DENVER — Last week, Colorado State University scientists were the bearers of bad news: in addition to all of the other things we have to worry about in the middle of this literal global pandemic, there will be an “abundance of miller moths” in Colorado this year.
Like c’mon 2020, can’t you give us a break?
For some people, this was no big deal. But for many, an abundance of these pesky, hairy demonic hell butterflies flopping around lamps in our great state, breaking into our homes and appearing when you least expect them was not the good news that many people have sought during this unprecedented time.
This journalist admitted to having a case of Mottephobia – or the fear of moths – in my previous coverage of the upcoming moth invasion. Reading the comments on our Facebook posts revealed that I am not alone … for good reason.
And since I had to read those comments, you do too. Without any further ado, here are some moth horror stories from fellow Coloradans that might just keep you up at night … just like a moth that breaks into your bedroom and starts loudly running into walls.
The true meaning of a high moth year
These stories certainly make me hope that “abundance” does not equal what happened in Colorado in the early 1990s.
“There was a huge “abundance” of miller moths back in 1992 (93?),” wrote Lynne E GK. “It was so bad that I failed my emissions test because I didn’t realize they had clogged the carburetor of my car. I could throw rocks into the giant pine by my house and they’d swarm out like a huge gray cloud. It was nuts!”
This isn’t the only case of moths literally clogging electronics.
“There was a lot the summer season of 2013. There were so many our AC quit working because they had gotten in through our outside vent and clogged it up. Hundreds of them!” Amber Castro said.
It's not just Colorado. Omaha saw its own moth invasion.
“About 10 years ago in Omaha they had a high moth year... the kids left the van door open one night. The next day we started to drive and there was like 200 months just all over inside the car. We had to pull over and try to get them out. For the next month we would have them in our car,” Nikki Weide said.
Honestly, I would have burned the car.
Not only are moths terrifying, they also don’t practice social distancing
Is that … crawling I feel in my ear?!
“I just had one of these fly into my ear a few days ago, so far it had to be medically removed at a hospital,” Brian Dunkel said.
A quiet cup of coffee isn’t possible with an “abundance” of miller moths.
“Two mornings in a row as I walked outside with my coffee I was dive-bombed from above by a moth jerk and spilled my coffee all over the place. They won’t get me a third time!” Racheal Curtis said.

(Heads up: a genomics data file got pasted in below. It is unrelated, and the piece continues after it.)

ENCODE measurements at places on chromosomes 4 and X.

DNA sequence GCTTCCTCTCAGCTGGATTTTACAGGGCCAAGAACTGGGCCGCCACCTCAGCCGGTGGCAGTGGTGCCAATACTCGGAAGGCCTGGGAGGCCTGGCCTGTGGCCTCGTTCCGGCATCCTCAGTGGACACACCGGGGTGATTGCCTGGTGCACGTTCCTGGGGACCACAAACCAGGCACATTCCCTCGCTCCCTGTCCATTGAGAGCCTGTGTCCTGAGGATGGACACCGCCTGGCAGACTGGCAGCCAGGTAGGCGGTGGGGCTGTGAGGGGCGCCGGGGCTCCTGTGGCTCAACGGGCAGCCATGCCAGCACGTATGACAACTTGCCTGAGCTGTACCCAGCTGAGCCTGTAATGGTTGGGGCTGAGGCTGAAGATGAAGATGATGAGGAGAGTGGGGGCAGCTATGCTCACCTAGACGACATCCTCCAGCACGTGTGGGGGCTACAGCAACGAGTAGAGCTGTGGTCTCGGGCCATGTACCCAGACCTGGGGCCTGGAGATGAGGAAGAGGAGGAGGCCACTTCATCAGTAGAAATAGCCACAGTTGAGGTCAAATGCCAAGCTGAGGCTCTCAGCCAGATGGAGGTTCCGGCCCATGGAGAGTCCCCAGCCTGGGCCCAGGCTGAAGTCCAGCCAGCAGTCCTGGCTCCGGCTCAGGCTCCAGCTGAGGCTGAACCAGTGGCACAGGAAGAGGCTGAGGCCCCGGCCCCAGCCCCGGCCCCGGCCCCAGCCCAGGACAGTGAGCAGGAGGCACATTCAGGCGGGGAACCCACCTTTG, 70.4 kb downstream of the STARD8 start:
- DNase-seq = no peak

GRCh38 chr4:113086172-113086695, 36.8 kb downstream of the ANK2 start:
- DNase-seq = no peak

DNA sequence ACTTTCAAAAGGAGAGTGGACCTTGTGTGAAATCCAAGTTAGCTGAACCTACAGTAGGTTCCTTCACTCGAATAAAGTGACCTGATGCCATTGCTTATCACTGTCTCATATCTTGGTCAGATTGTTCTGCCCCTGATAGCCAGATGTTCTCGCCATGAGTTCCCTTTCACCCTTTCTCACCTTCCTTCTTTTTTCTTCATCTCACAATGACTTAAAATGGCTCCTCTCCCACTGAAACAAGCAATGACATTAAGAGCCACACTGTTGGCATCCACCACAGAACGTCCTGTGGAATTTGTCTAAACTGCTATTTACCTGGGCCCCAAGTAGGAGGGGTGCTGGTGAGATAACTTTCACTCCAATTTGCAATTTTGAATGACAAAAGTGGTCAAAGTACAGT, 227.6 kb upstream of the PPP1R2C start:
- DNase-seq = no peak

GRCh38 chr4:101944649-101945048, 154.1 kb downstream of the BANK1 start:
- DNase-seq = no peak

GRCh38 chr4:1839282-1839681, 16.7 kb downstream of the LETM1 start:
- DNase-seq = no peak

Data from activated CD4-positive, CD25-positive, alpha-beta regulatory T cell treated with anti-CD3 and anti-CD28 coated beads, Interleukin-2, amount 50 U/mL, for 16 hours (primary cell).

THIS IS A NIGHTMARE.
“Been driving me batty at night, I had one fly up the sleeve of my pjs one night and flutter around my elbow, it was the weirdest sensation ever, then again they are giving my cat great exercise as she chases them all over the place, of course I have already been clawed because one landed on my hand while sleeping,” Tracy Whetstine wrote.
And another incentive to practice social distancing/mask wearing.
“The real reason to wear a mask outside: because that way they can’t fly into your mouth while you are screaming,” Christine M Torrez wrote.
And just to be clear: moths think they’re exempt from state guidelines barring gatherings of more than 10.
“I just swatted 10 in the house and when I open my windows they are clustered in the window sill. It’s like an Alfred Hitchcock movie. They are freaking me out!” Linda Solorio said.
They nearly cause car wrecks
“Before my husband and I were married we almost for into a car wreck because I freaked out about a moth being in the car. I cannot deal with these small baby demons!! I thought my house was resting grounds for their cocoons. As soon as spring started they began to hatch. It's official. I too would rather deal with zombies, heck even having two flat tires in the middle of a fine game of Dodge-Hail would be better than this. But this must be the "new new" the youngsters talk about. I can see clearly now 2020!! Can you stop!?!
JUMANJI!!” Elisabeth Loma Martinez wrote.
“Does anyone have any helpful tips on ridding them from your car? I'm terrified of them and the last four days I've almost killed myself while going to work.... it's like they can sense I'm driving 80 on the highway and they come crawling out of some space of my car and directly into eyesight,”
Jennifer Sanchez said.
And a final note …
It’s a joke, but he’s got a point.
“… and this year they will probably shoot laser beams out of their eyes too,” Aaron Norris wrote.
At least miller moths aren’t murder hornets, right?
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